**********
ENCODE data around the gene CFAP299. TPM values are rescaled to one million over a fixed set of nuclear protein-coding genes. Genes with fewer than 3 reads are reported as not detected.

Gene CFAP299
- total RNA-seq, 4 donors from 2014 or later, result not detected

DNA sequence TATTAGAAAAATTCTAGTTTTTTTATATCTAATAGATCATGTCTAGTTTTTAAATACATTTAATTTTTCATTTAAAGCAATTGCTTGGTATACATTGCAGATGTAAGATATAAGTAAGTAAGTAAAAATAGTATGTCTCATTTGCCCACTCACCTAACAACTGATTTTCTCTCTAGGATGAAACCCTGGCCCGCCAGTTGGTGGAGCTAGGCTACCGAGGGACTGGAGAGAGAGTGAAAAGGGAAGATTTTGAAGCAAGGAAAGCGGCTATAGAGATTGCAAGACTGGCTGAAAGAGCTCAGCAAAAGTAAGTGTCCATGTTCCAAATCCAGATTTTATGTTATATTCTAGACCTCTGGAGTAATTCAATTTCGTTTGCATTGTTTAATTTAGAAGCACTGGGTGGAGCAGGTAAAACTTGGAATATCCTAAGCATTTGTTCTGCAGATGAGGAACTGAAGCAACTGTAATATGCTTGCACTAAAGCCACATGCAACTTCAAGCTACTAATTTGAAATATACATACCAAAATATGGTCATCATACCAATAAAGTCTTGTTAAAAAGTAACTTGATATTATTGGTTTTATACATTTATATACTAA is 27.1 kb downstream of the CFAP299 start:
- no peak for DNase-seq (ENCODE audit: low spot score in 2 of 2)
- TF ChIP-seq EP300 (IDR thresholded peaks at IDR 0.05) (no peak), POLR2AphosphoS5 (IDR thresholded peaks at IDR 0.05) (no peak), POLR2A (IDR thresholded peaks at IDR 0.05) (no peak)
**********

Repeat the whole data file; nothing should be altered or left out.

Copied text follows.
ENCODE data around the gene CFAP299. TPM values are rescaled to one million over a fixed set of nuclear protein-coding genes. Genes with fewer than 3 reads are reported as not detected.

Gene CFAP299
- total RNA-seq, 4 donors from 2014 or later, result not detected

DNA sequence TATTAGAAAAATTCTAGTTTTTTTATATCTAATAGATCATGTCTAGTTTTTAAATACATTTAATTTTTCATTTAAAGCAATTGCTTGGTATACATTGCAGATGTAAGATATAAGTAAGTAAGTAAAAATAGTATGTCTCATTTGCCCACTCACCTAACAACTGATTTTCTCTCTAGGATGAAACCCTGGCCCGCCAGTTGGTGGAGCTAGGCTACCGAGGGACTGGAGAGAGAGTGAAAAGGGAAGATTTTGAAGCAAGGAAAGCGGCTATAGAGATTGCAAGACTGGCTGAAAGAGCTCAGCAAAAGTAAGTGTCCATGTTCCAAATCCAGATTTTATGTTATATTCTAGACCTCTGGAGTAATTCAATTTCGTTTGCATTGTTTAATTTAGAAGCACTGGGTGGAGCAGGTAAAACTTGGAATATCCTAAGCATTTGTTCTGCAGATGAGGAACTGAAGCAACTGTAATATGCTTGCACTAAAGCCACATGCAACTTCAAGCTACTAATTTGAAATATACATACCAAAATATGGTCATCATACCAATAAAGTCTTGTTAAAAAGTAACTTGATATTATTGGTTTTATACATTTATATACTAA is 27.1 kb downstream of the CFAP299 start:
- no peak for DNase-seq (ENCODE audit: low spot score in 2 of 2)
- TF ChIP-seq EP300 (IDR thresholded peaks at IDR 0.05) (no peak), POLR2AphosphoS5 (IDR thresholded peaks at IDR 0.05) (no peak), POLR2A (IDR thresholded peaks at IDR 0.05) (no peak)